Birenbaum: I’ll tell you first and foremost that I’ll go wherever I can give the most help and be of the most value, whether that’s specifically within CDER, or whether that’s within the agency or whether that’s elsewhere, to help with this task. And it’s a large one. Fortunately, I have a bit of experience with the state experiments of setting up their own regulatory structures over CBD and hemp-derived products. During my time in Rhode Island, I established the first state-level regulatory agency that had authority over both medical marijuana and CBD and hemp-derived products. And then in New York, as you know, spearheaded the promulgation of rules and regulations for an entirely new licensing structure and market for cannabinoid hemp products, as the state refers to them there. So, understanding what states are doing and have been doing and the lessons learned, I think, is going to be really, really important here. And so wherever I can provide value in this process—developing policies, or working with Congress and providing them feedback—is certainly what I’ll be doing.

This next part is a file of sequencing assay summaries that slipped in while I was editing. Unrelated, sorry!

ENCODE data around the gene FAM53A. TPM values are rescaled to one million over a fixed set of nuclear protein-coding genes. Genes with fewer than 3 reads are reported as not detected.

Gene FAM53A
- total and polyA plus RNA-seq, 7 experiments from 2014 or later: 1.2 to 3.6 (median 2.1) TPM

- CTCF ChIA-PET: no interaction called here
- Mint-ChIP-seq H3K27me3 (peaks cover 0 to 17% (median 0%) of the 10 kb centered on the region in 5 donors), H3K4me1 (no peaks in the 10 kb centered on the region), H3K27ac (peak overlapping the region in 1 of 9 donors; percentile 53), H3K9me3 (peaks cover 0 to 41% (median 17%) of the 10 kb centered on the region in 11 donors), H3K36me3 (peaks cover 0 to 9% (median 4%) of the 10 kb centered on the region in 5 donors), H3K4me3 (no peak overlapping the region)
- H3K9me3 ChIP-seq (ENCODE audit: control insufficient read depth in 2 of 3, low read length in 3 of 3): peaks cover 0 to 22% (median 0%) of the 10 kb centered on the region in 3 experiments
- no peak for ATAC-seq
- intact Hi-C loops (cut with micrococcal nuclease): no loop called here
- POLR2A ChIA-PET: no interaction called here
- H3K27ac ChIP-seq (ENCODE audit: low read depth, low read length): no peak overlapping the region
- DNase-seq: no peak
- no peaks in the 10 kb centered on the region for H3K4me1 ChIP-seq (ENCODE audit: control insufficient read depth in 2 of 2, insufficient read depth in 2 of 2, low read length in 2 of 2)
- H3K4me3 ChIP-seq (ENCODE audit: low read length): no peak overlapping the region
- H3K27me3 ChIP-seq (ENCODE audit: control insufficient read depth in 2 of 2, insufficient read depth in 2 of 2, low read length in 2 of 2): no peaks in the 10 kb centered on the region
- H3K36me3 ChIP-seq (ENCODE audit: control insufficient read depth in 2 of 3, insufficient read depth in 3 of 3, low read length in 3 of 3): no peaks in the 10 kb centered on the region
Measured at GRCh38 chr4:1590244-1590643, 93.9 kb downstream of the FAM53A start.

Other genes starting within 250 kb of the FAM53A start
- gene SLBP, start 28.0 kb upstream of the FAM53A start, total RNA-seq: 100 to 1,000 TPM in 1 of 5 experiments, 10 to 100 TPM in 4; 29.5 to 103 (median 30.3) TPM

Martin: I’m already hearing from sources what they’re hoping for with regard to the 2023 Farm Bill. Does the FDA have any cannabis or cannabinoid-related priorities that they’re aiming for with regard to the 2023 Farm Bill?
Birenbaum: The one area we’ve seen at the state level with the most uniform kind of changes over the last 18 months have been state approaches to their definitions of THC or marijuana under their Controlled Substances Act and extending those also to other isomers of THC, whether they’re derived from hemp or not. We’ve seen this all over the place in terms of Delta-8 bans or, expanding the definition of THC to include Delta-10 or HHC, these other intoxicating isomers. So it’s not unusual that people would be thinking about what’s the federal equivalent there in terms of the definition, and could it be augmented?